He said that he's personally opposed to abortion and he respects her right to have the repeal of Hyde in her platform, but the two of them have a little bit of daylight in terms of the way they talk about abortion as a public policy and a personal morality issue.

CORNISH: Meanwhile, Mike Pence - how does his policy compare with what we've heard from Donald Trump?

GREEN: Mike Pence offered something of a corrective to the way Donald Trump has talked about abortion in the past. He's committed some pretty significant gaffes. Most significantly earlier this year, he suggested that women should potentially be punished for seeking out abortions. Mike Pence, however, last night basically echoed the way that a typical pro-life conservative Republican politician would talk about these issues.

CORNISH: You know, prior to this campaign, both candidates have talked about their faith in relation to policy issues in their home state. How have they navigated kind of religious values in public office?

GREEN: I think these two men above all show how difficult it can be for politicians to reconcile their faith with certain issues that they face. Mike Pence faced a controversy last year when he supported Indiana's proposed Religious Freedom Restoration Act, which some opponents said would give business owners the right to discriminate against LGBT people. On the one hand, Mike Pence had to stand up for religious freedom. It's something that he has cherished and says he values deeply. But on the other, he was trying to comfort business owners who were potentially considering leaving the state.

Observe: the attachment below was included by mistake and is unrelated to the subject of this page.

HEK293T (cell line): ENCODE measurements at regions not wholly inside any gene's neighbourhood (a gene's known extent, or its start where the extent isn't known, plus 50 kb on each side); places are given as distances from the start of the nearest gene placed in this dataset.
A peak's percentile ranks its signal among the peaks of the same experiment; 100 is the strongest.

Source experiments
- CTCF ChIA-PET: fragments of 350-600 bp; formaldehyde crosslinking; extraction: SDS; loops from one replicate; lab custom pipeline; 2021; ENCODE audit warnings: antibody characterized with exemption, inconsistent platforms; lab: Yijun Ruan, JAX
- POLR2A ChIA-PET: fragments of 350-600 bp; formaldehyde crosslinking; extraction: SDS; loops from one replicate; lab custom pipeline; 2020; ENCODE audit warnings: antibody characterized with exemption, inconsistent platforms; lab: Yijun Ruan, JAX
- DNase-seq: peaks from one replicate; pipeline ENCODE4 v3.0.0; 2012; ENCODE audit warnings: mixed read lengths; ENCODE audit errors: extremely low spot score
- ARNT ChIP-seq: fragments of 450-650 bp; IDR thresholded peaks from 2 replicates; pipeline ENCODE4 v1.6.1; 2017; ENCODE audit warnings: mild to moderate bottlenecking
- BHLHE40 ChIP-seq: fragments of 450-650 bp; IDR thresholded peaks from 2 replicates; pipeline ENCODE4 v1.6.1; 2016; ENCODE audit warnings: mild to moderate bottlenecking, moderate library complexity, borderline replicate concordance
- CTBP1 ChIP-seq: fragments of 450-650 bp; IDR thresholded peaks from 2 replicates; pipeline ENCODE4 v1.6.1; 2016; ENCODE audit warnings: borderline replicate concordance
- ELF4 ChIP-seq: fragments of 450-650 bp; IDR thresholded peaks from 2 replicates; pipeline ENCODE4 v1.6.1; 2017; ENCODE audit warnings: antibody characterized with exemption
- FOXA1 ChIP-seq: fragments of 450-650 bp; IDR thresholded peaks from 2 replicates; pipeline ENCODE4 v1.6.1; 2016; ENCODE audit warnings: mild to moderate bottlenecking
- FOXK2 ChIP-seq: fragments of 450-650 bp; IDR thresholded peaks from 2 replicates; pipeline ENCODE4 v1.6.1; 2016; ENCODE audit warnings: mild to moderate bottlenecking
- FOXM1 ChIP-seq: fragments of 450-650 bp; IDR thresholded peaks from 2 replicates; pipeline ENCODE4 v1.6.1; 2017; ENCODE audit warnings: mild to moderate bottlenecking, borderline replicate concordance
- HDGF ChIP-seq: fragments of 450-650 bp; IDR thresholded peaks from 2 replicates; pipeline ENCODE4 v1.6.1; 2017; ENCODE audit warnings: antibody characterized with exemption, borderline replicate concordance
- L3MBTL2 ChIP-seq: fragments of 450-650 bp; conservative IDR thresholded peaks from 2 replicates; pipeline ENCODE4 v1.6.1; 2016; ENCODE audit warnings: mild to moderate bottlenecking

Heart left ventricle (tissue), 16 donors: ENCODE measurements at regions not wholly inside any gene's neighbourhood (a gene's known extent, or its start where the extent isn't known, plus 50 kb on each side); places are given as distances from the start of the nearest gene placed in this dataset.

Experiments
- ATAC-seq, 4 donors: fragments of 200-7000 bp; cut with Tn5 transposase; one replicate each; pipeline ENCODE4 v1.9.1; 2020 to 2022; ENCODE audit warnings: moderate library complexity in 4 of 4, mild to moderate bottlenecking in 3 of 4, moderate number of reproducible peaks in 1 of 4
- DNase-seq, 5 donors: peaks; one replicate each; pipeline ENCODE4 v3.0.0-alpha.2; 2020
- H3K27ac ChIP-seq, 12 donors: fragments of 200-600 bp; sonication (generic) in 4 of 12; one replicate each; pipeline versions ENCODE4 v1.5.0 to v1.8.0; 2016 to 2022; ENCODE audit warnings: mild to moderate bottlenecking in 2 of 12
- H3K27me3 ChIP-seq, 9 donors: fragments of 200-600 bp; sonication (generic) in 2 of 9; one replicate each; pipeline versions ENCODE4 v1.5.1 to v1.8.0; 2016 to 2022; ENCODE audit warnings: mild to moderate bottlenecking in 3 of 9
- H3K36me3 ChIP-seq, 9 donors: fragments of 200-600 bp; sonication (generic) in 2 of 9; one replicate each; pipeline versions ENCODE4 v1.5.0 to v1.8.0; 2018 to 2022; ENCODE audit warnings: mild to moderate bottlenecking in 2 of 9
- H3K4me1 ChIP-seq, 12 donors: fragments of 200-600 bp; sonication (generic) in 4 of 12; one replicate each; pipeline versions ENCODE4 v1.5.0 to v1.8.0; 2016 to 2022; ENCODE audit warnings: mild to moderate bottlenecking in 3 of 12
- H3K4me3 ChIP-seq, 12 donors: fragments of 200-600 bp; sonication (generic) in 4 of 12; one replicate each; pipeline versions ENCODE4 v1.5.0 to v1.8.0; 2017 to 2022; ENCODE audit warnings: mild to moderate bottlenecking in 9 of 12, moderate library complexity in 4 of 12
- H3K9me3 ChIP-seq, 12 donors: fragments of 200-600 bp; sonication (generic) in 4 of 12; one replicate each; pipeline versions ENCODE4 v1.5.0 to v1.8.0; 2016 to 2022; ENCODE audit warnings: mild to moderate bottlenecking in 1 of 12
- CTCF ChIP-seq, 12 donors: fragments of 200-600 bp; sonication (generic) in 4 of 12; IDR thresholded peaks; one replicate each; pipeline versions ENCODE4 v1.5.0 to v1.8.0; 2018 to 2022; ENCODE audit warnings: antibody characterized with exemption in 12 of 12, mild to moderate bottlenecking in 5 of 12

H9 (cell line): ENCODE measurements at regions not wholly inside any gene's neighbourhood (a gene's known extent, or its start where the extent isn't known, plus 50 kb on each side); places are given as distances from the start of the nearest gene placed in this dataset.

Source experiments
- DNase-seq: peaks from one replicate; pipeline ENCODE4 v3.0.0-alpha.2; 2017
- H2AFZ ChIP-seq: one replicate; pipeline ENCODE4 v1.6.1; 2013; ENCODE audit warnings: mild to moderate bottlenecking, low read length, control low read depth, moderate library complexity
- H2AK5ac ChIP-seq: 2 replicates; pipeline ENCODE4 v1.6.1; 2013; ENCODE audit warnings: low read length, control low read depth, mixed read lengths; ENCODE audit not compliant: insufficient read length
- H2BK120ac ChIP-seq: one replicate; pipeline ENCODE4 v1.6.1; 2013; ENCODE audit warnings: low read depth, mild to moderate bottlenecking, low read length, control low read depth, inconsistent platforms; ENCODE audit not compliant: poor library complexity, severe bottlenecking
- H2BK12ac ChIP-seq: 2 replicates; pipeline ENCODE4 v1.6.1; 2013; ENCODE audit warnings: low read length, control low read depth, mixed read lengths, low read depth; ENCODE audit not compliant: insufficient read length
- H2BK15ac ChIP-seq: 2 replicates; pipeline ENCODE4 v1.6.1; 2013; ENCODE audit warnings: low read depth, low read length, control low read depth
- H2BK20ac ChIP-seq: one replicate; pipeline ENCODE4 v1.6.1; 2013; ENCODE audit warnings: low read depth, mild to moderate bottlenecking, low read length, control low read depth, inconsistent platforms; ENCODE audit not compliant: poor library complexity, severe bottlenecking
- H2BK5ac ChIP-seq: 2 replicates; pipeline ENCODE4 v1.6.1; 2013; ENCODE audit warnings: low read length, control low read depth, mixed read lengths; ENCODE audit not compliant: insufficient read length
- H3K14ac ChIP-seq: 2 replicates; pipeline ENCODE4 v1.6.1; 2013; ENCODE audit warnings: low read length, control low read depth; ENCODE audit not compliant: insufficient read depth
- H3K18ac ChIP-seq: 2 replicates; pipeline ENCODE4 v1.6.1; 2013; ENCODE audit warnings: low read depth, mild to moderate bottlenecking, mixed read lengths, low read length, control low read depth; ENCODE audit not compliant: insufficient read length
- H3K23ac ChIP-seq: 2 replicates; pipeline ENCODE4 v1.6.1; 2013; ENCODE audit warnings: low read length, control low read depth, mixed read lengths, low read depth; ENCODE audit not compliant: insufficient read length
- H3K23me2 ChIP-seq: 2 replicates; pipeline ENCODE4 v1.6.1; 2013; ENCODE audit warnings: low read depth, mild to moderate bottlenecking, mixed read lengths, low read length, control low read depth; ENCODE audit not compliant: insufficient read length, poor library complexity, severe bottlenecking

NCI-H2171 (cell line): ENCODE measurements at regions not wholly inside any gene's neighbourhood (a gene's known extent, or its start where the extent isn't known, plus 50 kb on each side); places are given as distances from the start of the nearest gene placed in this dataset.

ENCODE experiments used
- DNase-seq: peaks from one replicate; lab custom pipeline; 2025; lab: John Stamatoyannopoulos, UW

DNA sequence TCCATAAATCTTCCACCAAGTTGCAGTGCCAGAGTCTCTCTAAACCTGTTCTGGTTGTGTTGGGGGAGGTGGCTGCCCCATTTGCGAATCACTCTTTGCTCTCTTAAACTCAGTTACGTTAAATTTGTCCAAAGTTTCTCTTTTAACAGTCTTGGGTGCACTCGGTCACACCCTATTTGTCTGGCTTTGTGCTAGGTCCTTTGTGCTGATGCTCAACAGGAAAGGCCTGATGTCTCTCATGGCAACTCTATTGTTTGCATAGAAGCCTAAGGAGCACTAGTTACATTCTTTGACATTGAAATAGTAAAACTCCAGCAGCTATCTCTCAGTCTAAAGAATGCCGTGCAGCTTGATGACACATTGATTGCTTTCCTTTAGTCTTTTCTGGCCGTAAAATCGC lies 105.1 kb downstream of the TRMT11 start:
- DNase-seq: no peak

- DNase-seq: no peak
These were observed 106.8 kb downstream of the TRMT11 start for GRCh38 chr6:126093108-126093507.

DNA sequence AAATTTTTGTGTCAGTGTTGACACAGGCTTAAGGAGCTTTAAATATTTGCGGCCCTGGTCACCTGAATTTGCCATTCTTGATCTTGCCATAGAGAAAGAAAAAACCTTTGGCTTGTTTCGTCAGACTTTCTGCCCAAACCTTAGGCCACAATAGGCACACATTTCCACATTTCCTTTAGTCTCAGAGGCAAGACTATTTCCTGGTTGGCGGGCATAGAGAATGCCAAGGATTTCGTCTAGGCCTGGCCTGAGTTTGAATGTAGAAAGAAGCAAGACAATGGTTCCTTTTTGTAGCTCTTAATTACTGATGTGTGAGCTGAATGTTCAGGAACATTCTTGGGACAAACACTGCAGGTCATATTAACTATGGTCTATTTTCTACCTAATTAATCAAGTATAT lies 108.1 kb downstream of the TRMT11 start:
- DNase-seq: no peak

Tim Kaine has struggled with the death penalty. The Catholic Church opposes the death penalty, and he has said he is personally opposed to it as well. But while he was the governor of Virginia, he oversaw 11 executions. And ultimately he said he believed that the citizens of a state are the ones who have to determine public policy, and his personal morality can't take over the law.

CORNISH: But whether it's abortion rights or the death penalty, we aren't really hearing about these kind of hot-button issues that really used to be spoken about in the context of faith. And why do you think that is?

GREEN: I think from the conservative perspective, Donald Trump doesn't have as much of a religious right or traditionally religious conservative profile certainly compared to George W. Bush or Mitt Romney. And on a lot of hot button issues that are important to religious conservatives, he's basically flouted the typical party line. Hillary Clinton is very focused on the economic issues that are relevant to the social gospel, poverty-style issues or other things like immigration reform or national security.

CORNISH: That's Emma Green. She writes about religion and politics for The Atlantic. Thanks so much.

GREEN: Thank you.

Copyright © 2016 NPR. All rights reserved. Visit our website terms of use and permissions pages at www.npr.org for further information.

NPR transcripts are created on a rush deadline by Verb8tm, Inc., an NPR contractor, and produced using a proprietary transcription process developed with NPR. This text may not be in its final form and may be updated or revised in the future. Accuracy and availability may vary. The authoritative record of NPR’s programming is the audio record.